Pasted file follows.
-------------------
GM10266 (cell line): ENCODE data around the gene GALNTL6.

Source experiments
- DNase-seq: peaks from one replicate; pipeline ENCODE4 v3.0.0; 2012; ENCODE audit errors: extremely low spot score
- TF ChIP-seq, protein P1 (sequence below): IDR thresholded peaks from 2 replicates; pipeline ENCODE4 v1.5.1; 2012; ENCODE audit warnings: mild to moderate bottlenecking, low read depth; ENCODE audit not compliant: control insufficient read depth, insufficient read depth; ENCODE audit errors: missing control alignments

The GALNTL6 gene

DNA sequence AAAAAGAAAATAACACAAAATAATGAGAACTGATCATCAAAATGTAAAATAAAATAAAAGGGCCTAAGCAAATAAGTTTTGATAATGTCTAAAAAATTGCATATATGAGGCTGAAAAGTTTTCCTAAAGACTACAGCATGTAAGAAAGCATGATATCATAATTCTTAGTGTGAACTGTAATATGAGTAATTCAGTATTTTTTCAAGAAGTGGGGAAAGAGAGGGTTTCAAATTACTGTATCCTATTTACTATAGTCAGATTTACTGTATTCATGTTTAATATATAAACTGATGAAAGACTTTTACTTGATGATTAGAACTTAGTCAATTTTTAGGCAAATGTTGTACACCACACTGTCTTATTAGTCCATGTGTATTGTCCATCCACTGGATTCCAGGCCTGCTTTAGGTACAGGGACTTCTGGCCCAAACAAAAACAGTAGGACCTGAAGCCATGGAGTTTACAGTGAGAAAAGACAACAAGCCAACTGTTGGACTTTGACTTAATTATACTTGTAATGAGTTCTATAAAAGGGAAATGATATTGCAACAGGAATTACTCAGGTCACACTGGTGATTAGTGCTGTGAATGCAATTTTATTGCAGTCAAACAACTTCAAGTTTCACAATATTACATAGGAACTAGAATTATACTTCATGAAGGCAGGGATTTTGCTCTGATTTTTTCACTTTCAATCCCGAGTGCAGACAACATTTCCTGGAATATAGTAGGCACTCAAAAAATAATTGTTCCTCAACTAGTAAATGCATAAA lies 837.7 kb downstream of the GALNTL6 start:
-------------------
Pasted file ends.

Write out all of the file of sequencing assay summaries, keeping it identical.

GM10266 (cell line): ENCODE data around the gene GALNTL6.

Source experiments
- DNase-seq: peaks from one replicate; pipeline ENCODE4 v3.0.0; 2012; ENCODE audit errors: extremely low spot score
- TF ChIP-seq, protein P1 (sequence below): IDR thresholded peaks from 2 replicates; pipeline ENCODE4 v1.5.1; 2012; ENCODE audit warnings: mild to moderate bottlenecking, low read depth; ENCODE audit not compliant: control insufficient read depth, insufficient read depth; ENCODE audit errors: missing control alignments

The GALNTL6 gene

DNA sequence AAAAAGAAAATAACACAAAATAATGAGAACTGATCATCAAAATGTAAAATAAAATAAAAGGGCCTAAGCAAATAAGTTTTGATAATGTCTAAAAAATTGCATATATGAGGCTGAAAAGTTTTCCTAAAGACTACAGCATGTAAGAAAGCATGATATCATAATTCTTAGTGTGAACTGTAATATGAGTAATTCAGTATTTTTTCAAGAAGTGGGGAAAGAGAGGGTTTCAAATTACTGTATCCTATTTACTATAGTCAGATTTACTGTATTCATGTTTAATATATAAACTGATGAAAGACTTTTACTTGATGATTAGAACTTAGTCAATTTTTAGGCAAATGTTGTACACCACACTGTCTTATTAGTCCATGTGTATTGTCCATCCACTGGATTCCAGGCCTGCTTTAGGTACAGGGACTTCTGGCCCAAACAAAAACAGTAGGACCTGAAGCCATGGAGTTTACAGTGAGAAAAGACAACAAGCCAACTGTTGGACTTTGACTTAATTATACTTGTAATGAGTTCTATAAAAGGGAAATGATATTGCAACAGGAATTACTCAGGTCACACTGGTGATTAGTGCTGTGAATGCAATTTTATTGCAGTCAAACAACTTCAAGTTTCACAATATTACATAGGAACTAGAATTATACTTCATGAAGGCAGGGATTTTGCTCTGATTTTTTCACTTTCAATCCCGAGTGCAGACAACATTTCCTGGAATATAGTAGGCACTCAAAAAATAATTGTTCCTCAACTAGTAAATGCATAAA lies 837.7 kb downstream of the GALNTL6 start: